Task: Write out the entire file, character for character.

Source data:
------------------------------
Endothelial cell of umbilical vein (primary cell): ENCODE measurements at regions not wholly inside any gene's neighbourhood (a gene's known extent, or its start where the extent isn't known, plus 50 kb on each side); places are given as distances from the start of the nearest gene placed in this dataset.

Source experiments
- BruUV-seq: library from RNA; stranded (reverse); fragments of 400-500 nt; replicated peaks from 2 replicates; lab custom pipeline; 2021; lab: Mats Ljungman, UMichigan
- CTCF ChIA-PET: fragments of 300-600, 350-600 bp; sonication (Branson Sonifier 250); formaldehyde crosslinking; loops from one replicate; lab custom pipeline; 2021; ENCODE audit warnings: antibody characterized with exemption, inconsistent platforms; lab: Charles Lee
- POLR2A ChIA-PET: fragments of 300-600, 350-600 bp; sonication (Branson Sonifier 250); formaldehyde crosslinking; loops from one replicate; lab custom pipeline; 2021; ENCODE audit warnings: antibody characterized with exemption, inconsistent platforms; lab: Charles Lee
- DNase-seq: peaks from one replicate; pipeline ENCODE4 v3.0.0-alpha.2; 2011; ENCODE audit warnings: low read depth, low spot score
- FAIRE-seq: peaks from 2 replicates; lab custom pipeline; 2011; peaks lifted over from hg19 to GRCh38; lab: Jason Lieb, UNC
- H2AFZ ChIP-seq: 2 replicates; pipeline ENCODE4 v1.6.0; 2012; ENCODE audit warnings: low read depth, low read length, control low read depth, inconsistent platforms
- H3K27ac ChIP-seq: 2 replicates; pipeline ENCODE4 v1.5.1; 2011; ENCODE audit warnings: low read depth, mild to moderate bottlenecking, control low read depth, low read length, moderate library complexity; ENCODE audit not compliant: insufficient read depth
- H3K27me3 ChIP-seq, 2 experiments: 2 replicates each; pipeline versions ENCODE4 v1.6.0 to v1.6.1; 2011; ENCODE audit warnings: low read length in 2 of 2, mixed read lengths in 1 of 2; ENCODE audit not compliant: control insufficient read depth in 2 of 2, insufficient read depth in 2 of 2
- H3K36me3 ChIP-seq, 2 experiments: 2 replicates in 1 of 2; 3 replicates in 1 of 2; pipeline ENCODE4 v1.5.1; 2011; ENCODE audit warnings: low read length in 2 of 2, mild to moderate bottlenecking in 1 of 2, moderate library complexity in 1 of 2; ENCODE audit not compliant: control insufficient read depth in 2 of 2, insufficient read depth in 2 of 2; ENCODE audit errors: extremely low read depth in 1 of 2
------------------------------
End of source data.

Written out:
Endothelial cell of umbilical vein (primary cell): ENCODE measurements at regions not wholly inside any gene's neighbourhood (a gene's known extent, or its start where the extent isn't known, plus 50 kb on each side); places are given as distances from the start of the nearest gene placed in this dataset.

Source experiments
- BruUV-seq: library from RNA; stranded (reverse); fragments of 400-500 nt; replicated peaks from 2 replicates; lab custom pipeline; 2021; lab: Mats Ljungman, UMichigan
- CTCF ChIA-PET: fragments of 300-600, 350-600 bp; sonication (Branson Sonifier 250); formaldehyde crosslinking; loops from one replicate; lab custom pipeline; 2021; ENCODE audit warnings: antibody characterized with exemption, inconsistent platforms; lab: Charles Lee
- POLR2A ChIA-PET: fragments of 300-600, 350-600 bp; sonication (Branson Sonifier 250); formaldehyde crosslinking; loops from one replicate; lab custom pipeline; 2021; ENCODE audit warnings: antibody characterized with exemption, inconsistent platforms; lab: Charles Lee
- DNase-seq: peaks from one replicate; pipeline ENCODE4 v3.0.0-alpha.2; 2011; ENCODE audit warnings: low read depth, low spot score
- FAIRE-seq: peaks from 2 replicates; lab custom pipeline; 2011; peaks lifted over from hg19 to GRCh38; lab: Jason Lieb, UNC
- H2AFZ ChIP-seq: 2 replicates; pipeline ENCODE4 v1.6.0; 2012; ENCODE audit warnings: low read depth, low read length, control low read depth, inconsistent platforms
- H3K27ac ChIP-seq: 2 replicates; pipeline ENCODE4 v1.5.1; 2011; ENCODE audit warnings: low read depth, mild to moderate bottlenecking, control low read depth, low read length, moderate library complexity; ENCODE audit not compliant: insufficient read depth
- H3K27me3 ChIP-seq, 2 experiments: 2 replicates each; pipeline versions ENCODE4 v1.6.0 to v1.6.1; 2011; ENCODE audit warnings: low read length in 2 of 2, mixed read lengths in 1 of 2; ENCODE audit not compliant: control insufficient read depth in 2 of 2, insufficient read depth in 2 of 2
- H3K36me3 ChIP-seq, 2 experiments: 2 replicates in 1 of 2; 3 replicates in 1 of 2; pipeline ENCODE4 v1.5.1; 2011; ENCODE audit warnings: low read length in 2 of 2, mild to moderate bottlenecking in 1 of 2, moderate library complexity in 1 of 2; ENCODE audit not compliant: control insufficient read depth in 2 of 2, insufficient read depth in 2 of 2; ENCODE audit errors: extremely low read depth in 1 of 2